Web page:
A very energetic – and quite adorable – beagle mix, named Ellie, put on a show for a small crowd at the Dunmore Community Center Saturday night. During the show, she demonstrated a variety of tricks – from fetching to jumping to playing piano.
Ellie even showed off a few wizard skills after she received her admittance letter to “Dogwarts Wizardry School.”
That’s why she’s known as the Amazing Ellie.
Ellie and her trainer/ owner Donna Dombek, performed at the show as a fundraiser for the Seneca Woodlands Women’s Club, of which Dombek’s sister, Tammy Hively, is a member.
After Ellie’s performance, Dombek explained how Ellie first came into her life and the journey they have been on for the past six years.
Dombek is a certified dog trainer through Animal Behavior College and helped rescue Ellie from a kill shelter in Kentucky. Ellie and her littermates were rescued by Empire Animal Rescue Society [EARS] from Salamanca, New York.
From there, Ellie became a member of the Dombek family and hit the ground running with her training.
“Ellie has basically been in school since the day I got her,” Dombek said. “She started Puppy Stars class immediately upon arrival at our home. She then went through K-9 Good Citizens, which she had to do twice because she failed the first time. She was a little exuberant in greeting strangers. She wanted to jump on them.”
During the training, Dombek noticed certain traits in Ellie that made her think she would make a good therapy dog.
“At age one and a half, we started taking a class to become a certified therapy dog, and by age two she was certified through Therapy Dogs International,” Dombek said. “We do a lot of visits in northwestern Pennsylvania and south- western New York areas. She visits schools, nursing homes and libraries. She loves being with the children and, in fact, we’re going to be doing some library visits while we’re here [in Pocahontas County] this week.”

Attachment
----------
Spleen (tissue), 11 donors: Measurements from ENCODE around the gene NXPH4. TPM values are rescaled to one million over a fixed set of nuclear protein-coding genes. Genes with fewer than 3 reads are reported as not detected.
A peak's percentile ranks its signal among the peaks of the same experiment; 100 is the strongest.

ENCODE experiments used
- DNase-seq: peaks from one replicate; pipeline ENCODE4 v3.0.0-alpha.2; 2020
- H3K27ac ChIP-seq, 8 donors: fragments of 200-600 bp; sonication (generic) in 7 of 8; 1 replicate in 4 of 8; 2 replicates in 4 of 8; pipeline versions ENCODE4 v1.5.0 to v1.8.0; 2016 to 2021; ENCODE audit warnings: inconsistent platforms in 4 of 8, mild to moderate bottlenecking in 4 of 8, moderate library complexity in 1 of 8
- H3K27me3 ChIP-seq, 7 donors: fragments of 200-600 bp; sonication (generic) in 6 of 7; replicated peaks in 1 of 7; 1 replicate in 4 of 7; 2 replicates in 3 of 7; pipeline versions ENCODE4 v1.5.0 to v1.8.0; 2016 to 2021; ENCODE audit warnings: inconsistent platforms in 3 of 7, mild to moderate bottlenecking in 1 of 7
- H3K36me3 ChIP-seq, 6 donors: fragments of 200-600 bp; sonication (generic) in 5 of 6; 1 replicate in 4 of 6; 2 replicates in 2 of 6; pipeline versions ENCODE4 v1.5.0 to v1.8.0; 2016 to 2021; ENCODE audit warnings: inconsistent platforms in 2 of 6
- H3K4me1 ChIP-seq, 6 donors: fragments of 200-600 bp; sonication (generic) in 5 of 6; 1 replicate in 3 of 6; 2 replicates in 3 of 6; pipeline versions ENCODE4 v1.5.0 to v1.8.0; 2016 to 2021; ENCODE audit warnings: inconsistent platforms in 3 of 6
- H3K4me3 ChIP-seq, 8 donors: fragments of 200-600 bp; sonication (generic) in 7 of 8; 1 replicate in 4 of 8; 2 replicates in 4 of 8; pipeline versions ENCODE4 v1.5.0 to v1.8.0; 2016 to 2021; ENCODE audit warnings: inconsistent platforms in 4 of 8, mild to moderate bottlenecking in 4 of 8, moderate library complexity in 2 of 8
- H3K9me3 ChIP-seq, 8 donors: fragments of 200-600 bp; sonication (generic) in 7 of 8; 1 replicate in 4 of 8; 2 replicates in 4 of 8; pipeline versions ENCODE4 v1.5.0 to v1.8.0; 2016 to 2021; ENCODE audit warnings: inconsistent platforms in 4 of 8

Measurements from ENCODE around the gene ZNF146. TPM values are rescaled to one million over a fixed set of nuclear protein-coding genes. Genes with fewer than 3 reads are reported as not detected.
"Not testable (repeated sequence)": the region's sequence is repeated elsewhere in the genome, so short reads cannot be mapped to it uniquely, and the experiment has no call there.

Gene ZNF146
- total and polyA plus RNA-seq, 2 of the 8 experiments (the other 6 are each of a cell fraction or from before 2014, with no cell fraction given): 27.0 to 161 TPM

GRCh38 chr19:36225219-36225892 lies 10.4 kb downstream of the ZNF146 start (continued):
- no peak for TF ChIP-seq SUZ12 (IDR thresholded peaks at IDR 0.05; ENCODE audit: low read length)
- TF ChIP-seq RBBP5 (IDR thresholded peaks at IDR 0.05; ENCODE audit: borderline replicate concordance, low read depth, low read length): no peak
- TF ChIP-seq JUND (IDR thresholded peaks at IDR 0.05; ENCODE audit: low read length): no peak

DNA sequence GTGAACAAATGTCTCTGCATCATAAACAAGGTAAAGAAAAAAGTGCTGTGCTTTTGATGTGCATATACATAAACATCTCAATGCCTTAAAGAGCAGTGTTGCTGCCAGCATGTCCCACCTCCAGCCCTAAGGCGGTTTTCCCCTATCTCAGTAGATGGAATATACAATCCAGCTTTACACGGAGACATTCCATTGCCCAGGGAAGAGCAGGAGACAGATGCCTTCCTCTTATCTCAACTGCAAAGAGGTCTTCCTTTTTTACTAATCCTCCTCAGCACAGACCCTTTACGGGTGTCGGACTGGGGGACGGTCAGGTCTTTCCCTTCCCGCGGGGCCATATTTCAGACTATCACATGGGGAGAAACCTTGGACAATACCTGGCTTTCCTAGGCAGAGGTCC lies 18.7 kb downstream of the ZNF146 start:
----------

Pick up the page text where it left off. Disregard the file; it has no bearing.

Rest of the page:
Ellie has also earned the highest level possible with the American Kennel Club – Elite Performer – as a trick dog. She earned that title at the age of three. She loves participating in dog sports, but doesn’t always compete due to her own preferences.
“We’ve never competed in agility,” Dombek said. “If you’re familiar with that sport, there are particular things – jumps, climbs – stuff they have to do in a particular order. Ellie loves all the stuff and she does it all, but she decides what order she wants to do it in.”
Dombek, who is an assistant professor at St. Bonaventure University, has also used Ellie in studying the effectiveness of therapy dogs in elementary school settings.
In the spring of 2018, Dombek spent a total of 75 hours in a third grade class with Ellie. After the students acclimated to her being there to observe them, she brought in Ellie. She observed the students’ interactions with Ellie and rated them on the Behavioral Emotional Rating Scale.
“I wanted to see if her presence in the classroom affected anything, so we did a pre- and post-survey,” she said. “The teacher completed it for each of his students and after we did the post survey, the statistical results showed that her presence in the classroom had had an effect on some of those [behavioral factors].”
Dombek shared a story about one particular student in the class who had behavioral issues, but when he came into contact with Ellie, his demeanor changed. When Ellie entered the room, he got down by her side and was very protective of her, telling his fellow classmates to be gentle with her.
There was another instance where the boy was scheduled to see a dentist who held a clinic at the school. The boy was known to have problems with the dentist and was a bite risk, but when Ellie joined him at the clinic, the boy explained to her what the dentist was going to do and when the boy got in the dentist chair, Ellie jumped up beside him and the boy had no problems at all.
For such a small dog, Ellie has a large heart and immense talent for tricks and therapy.